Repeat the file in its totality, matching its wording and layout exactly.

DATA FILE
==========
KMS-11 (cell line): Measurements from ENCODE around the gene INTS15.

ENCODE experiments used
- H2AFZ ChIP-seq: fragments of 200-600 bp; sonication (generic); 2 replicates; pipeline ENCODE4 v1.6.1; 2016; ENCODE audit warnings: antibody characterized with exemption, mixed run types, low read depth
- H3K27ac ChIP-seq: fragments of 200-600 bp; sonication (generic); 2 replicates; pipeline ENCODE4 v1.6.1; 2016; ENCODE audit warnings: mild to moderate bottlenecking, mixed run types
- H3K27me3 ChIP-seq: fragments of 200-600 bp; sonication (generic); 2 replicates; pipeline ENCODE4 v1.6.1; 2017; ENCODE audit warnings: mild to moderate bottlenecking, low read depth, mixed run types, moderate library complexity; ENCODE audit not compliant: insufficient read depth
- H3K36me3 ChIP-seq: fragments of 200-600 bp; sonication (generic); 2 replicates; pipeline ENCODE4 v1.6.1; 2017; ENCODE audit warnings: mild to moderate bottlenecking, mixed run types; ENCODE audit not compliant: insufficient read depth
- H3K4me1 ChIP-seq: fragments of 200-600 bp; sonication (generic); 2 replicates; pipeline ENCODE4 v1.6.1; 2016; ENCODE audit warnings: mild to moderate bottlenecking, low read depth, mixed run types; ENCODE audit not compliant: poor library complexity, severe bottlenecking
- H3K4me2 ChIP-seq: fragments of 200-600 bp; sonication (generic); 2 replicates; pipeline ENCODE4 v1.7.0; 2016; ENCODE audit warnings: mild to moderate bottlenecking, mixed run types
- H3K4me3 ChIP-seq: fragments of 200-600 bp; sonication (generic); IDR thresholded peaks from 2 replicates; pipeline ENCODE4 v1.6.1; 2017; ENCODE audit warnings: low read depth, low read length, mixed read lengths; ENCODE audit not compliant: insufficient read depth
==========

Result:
KMS-11 (cell line): Measurements from ENCODE around the gene INTS15.

ENCODE experiments used
- H2AFZ ChIP-seq: fragments of 200-600 bp; sonication (generic); 2 replicates; pipeline ENCODE4 v1.6.1; 2016; ENCODE audit warnings: antibody characterized with exemption, mixed run types, low read depth
- H3K27ac ChIP-seq: fragments of 200-600 bp; sonication (generic); 2 replicates; pipeline ENCODE4 v1.6.1; 2016; ENCODE audit warnings: mild to moderate bottlenecking, mixed run types
- H3K27me3 ChIP-seq: fragments of 200-600 bp; sonication (generic); 2 replicates; pipeline ENCODE4 v1.6.1; 2017; ENCODE audit warnings: mild to moderate bottlenecking, low read depth, mixed run types, moderate library complexity; ENCODE audit not compliant: insufficient read depth
- H3K36me3 ChIP-seq: fragments of 200-600 bp; sonication (generic); 2 replicates; pipeline ENCODE4 v1.6.1; 2017; ENCODE audit warnings: mild to moderate bottlenecking, mixed run types; ENCODE audit not compliant: insufficient read depth
- H3K4me1 ChIP-seq: fragments of 200-600 bp; sonication (generic); 2 replicates; pipeline ENCODE4 v1.6.1; 2016; ENCODE audit warnings: mild to moderate bottlenecking, low read depth, mixed run types; ENCODE audit not compliant: poor library complexity, severe bottlenecking
- H3K4me2 ChIP-seq: fragments of 200-600 bp; sonication (generic); 2 replicates; pipeline ENCODE4 v1.7.0; 2016; ENCODE audit warnings: mild to moderate bottlenecking, mixed run types
- H3K4me3 ChIP-seq: fragments of 200-600 bp; sonication (generic); IDR thresholded peaks from 2 replicates; pipeline ENCODE4 v1.6.1; 2017; ENCODE audit warnings: low read depth, low read length, mixed read lengths; ENCODE audit not compliant: insufficient read depth